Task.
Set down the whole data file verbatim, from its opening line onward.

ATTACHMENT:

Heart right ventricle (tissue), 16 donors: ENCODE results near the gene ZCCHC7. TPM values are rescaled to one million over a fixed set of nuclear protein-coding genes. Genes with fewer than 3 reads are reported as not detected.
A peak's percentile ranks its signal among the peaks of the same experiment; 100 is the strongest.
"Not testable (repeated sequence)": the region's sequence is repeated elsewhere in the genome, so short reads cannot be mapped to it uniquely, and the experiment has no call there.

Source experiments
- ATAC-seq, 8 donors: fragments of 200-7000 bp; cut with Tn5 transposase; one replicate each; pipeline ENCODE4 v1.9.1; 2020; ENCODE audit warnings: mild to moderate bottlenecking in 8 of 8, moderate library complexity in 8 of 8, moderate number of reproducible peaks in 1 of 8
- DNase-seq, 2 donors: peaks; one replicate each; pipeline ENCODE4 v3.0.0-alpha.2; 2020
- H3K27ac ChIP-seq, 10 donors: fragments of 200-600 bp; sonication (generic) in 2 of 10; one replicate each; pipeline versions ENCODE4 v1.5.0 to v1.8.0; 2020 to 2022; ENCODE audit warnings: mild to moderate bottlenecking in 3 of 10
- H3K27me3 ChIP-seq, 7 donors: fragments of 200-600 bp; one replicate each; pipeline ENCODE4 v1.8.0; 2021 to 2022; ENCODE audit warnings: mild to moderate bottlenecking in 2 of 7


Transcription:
Heart right ventricle (tissue), 16 donors: ENCODE results near the gene ZCCHC7. TPM values are rescaled to one million over a fixed set of nuclear protein-coding genes. Genes with fewer than 3 reads are reported as not detected.
A peak's percentile ranks its signal among the peaks of the same experiment; 100 is the strongest.
"Not testable (repeated sequence)": the region's sequence is repeated elsewhere in the genome, so short reads cannot be mapped to it uniquely, and the experiment has no call there.

Source experiments
- ATAC-seq, 8 donors: fragments of 200-7000 bp; cut with Tn5 transposase; one replicate each; pipeline ENCODE4 v1.9.1; 2020; ENCODE audit warnings: mild to moderate bottlenecking in 8 of 8, moderate library complexity in 8 of 8, moderate number of reproducible peaks in 1 of 8
- DNase-seq, 2 donors: peaks; one replicate each; pipeline ENCODE4 v3.0.0-alpha.2; 2020
- H3K27ac ChIP-seq, 10 donors: fragments of 200-600 bp; sonication (generic) in 2 of 10; one replicate each; pipeline versions ENCODE4 v1.5.0 to v1.8.0; 2020 to 2022; ENCODE audit warnings: mild to moderate bottlenecking in 3 of 10
- H3K27me3 ChIP-seq, 7 donors: fragments of 200-600 bp; one replicate each; pipeline ENCODE4 v1.8.0; 2021 to 2022; ENCODE audit warnings: mild to moderate bottlenecking in 2 of 7